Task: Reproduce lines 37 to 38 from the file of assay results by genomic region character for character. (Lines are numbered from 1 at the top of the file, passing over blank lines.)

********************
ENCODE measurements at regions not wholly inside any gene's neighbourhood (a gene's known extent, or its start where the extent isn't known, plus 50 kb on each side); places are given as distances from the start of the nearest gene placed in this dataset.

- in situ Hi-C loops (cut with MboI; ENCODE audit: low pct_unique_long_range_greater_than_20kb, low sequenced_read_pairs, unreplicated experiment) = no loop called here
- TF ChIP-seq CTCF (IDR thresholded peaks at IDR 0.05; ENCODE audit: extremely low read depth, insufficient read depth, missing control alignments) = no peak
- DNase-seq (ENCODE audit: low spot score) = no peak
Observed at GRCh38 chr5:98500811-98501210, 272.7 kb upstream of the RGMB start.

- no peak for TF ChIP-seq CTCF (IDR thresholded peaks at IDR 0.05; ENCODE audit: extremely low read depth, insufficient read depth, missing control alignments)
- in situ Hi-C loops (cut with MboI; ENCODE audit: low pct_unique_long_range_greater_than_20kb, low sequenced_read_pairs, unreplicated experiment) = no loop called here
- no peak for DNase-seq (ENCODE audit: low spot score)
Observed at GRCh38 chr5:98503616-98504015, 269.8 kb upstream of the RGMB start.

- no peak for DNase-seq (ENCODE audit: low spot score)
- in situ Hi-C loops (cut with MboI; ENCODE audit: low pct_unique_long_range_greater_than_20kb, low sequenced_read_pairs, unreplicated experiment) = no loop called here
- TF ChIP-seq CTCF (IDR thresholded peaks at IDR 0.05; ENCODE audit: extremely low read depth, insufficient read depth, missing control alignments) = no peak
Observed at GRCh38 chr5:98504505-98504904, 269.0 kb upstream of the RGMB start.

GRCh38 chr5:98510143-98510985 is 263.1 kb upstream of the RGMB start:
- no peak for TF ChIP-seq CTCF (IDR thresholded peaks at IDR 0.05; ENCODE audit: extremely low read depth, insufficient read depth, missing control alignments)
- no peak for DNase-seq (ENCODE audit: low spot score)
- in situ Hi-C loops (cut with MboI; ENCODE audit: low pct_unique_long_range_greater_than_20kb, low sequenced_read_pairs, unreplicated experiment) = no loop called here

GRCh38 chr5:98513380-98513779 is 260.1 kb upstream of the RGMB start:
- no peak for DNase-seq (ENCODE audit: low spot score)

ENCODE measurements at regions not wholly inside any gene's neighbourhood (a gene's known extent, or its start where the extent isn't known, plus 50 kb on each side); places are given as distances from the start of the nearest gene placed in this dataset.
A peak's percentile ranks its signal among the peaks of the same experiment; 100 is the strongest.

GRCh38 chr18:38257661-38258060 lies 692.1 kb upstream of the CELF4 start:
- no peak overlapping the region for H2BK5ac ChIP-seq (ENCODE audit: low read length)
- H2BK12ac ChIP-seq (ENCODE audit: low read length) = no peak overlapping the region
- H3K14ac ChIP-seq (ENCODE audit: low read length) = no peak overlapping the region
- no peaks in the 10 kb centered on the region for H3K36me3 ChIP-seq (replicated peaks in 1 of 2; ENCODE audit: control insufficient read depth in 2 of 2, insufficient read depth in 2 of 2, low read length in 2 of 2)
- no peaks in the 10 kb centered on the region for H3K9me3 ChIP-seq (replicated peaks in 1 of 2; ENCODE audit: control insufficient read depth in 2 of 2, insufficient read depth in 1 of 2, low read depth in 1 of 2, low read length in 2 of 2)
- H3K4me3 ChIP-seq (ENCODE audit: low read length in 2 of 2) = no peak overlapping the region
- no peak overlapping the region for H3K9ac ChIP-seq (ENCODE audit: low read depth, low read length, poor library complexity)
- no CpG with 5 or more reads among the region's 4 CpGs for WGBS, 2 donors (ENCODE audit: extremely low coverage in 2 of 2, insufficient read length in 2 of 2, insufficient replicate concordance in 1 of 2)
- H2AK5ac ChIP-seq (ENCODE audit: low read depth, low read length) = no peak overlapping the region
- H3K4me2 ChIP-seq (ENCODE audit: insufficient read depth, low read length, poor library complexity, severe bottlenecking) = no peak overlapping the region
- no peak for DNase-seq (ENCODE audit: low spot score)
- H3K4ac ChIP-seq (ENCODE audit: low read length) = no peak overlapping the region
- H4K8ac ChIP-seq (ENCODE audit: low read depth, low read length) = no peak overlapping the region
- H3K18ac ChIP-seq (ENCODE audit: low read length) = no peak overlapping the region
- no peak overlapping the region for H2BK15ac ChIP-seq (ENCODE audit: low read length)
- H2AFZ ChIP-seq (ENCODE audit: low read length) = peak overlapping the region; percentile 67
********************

- no peak overlapping the region for H2BK15ac ChIP-seq (ENCODE audit: low read length)
- H2AFZ ChIP-seq (ENCODE audit: low read length) = peak overlapping the region; percentile 67